Good teachers: A lesson for life


I recently found out that one of my favorite professors is retiring after 35 years at the University of Colorado.

The end of an era, an era I got to be a small part of.

Professor McMurray wasn’t someone whom an undergraduate would describe as “lovable.” He was, to a young 18-year-old with a very limited musical background, downright scary, actually.

He was very good at what he did, and didn’t suffer easily people who weren’t. I don’t remember much of my first audition for him, but I’m pretty sure I didn’t take a decent breath for three hours afterward.

If you ask him, I’m sure he would say I didn’t take a decent breath during the audition, either.

Looking at that time now, I think of him as an anachronism, a style of person and teacher that is from a bygone era.

That fear that undergraduates felt of him is something that my education professors convinced us was wrong, that all our cultural teachings within the school system make clear is unwelcome, and that our society dismisses.

The adage “They won’t care how much you know until they know how much you care” was not a feature of his rehearsals or classroom teaching, I can assure you.

But, boy, did I learn a lot from him. I learned to be prepared at all times, because you never knew when the bright lights of his scrutiny would turn in your direction.

I learned about the power of teaching through metaphor. And I learned that performance is always a reflection of preparation — it doesn’t matter how much you want to be good; if you don’t do the preparation, you won’t be.

But the biggest lesson he taught, the takeaway, was the idea of “informed intuition.”

He would make us study every aspect of a piece of music, every aspect of a composer’s life, every possible nuance and permutation of understanding before we were allowed to “interpret” a piece of music.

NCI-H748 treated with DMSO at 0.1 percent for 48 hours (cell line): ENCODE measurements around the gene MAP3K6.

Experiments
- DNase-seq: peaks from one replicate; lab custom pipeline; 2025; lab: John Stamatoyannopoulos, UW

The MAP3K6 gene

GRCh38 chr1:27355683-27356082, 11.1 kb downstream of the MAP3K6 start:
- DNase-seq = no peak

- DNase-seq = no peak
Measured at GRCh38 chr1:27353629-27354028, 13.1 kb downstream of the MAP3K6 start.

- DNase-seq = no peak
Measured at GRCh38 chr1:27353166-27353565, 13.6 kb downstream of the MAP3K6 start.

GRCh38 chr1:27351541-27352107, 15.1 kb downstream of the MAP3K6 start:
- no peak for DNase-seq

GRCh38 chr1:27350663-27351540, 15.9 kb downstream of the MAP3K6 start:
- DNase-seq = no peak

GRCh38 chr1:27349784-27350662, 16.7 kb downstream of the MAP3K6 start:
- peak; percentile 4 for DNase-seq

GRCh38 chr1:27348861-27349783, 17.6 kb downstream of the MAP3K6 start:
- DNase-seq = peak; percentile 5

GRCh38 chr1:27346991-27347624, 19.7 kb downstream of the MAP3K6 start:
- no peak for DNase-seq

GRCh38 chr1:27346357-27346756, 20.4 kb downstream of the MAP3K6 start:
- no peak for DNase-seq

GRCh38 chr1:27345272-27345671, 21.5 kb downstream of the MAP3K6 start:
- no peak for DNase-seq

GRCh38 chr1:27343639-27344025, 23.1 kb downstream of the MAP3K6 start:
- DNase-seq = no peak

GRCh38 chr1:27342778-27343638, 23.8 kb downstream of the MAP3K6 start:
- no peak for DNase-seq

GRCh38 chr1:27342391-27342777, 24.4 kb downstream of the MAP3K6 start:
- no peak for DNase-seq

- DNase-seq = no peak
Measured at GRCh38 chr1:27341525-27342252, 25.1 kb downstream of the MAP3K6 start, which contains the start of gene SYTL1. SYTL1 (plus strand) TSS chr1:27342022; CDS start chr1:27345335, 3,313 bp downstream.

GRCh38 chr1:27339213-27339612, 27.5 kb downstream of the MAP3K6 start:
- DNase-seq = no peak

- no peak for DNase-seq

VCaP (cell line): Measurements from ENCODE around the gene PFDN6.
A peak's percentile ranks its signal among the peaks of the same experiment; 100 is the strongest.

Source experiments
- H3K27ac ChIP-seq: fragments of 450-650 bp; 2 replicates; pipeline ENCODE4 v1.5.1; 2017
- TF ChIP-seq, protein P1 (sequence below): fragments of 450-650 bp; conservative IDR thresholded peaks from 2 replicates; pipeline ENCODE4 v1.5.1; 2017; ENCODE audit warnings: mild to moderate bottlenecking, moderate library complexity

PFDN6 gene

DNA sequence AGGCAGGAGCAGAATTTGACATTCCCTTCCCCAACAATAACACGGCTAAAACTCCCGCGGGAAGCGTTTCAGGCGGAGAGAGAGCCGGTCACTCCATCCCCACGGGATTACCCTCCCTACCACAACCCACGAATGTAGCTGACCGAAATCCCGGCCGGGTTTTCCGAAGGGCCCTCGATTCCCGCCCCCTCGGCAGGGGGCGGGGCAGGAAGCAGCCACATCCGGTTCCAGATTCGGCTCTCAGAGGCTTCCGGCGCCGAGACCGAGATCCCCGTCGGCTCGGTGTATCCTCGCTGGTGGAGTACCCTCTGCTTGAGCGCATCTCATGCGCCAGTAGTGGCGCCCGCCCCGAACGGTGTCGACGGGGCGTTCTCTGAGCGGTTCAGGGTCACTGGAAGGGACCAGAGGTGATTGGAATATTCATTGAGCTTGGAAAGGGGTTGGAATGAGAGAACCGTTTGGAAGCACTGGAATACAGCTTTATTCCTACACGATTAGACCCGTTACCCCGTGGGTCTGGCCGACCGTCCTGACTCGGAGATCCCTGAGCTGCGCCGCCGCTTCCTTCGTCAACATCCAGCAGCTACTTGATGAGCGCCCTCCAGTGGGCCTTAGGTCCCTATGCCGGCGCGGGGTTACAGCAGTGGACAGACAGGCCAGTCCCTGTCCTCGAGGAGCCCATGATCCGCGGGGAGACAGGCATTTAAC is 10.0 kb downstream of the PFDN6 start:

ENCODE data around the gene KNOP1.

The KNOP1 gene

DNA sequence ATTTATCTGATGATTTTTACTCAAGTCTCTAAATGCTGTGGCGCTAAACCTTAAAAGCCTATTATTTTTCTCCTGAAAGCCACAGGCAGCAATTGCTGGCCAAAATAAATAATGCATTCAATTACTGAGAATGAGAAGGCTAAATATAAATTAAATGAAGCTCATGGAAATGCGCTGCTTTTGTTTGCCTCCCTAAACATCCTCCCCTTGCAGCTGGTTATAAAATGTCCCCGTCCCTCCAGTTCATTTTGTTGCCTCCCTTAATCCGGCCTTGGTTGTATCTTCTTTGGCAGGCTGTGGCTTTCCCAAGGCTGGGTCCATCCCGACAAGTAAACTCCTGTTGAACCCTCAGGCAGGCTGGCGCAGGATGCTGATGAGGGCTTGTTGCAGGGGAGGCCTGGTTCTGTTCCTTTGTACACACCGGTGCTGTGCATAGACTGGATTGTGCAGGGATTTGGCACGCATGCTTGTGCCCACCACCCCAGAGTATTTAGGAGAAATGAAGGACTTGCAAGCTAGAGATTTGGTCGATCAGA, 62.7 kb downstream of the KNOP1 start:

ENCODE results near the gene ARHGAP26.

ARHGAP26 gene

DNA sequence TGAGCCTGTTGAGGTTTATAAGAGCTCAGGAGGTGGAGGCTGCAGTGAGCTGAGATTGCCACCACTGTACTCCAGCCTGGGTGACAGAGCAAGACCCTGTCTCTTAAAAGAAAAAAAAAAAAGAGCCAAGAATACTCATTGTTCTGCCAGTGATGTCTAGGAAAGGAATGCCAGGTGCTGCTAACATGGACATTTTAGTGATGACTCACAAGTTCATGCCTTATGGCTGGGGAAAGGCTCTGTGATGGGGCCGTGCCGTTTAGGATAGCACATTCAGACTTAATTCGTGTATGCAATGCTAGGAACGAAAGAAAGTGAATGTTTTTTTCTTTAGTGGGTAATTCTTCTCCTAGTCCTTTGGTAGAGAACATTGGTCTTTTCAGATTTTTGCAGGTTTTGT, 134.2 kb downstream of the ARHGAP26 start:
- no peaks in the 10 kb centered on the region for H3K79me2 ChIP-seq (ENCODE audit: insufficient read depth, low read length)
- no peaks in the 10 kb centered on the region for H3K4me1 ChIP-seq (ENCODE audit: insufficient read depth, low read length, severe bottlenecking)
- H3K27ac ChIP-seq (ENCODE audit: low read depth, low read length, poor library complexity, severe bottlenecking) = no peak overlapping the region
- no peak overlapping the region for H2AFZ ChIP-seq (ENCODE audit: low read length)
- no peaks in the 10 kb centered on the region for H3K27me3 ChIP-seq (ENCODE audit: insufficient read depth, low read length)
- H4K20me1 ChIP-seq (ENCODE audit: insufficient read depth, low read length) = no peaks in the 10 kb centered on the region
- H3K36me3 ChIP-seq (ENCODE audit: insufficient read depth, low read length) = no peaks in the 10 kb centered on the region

That is to say, he didn’t allow us to randomly reach for emotion — he demanded that we knew why we were doing what we were doing, and that would allow us to transcend emotion and create art.

I think back on that now a lot as I’m writing. Clearly, I have no shortage of opinions; but I strive to never put on paper something that is pure emotion, without knowledge.

I have feelings, just like anybody else, and I use those feelings to choose my subject matter.

But it is with knowledge that I understand, and, one of these days, that combination will translate into art.

Later, I developed a relationship with a different Professor McMurray, the one who golfs and plays racquetball and loves philosophy.

Like all good teachers, he was actually a multi-layered man with a driving passion for one thing. And for 35 years he shared that passion with generations of young Colorado musicians.

And, like all great teachers, the best lessons were the ones that were partially unintentional. Thank you, Professor. See you on the tee.

Michael Alcorn is a music teacher and fitness instructor who lives in Arvada with his wife and three children. He graduated from Alameda High School and the University of Colorado-Boulder.


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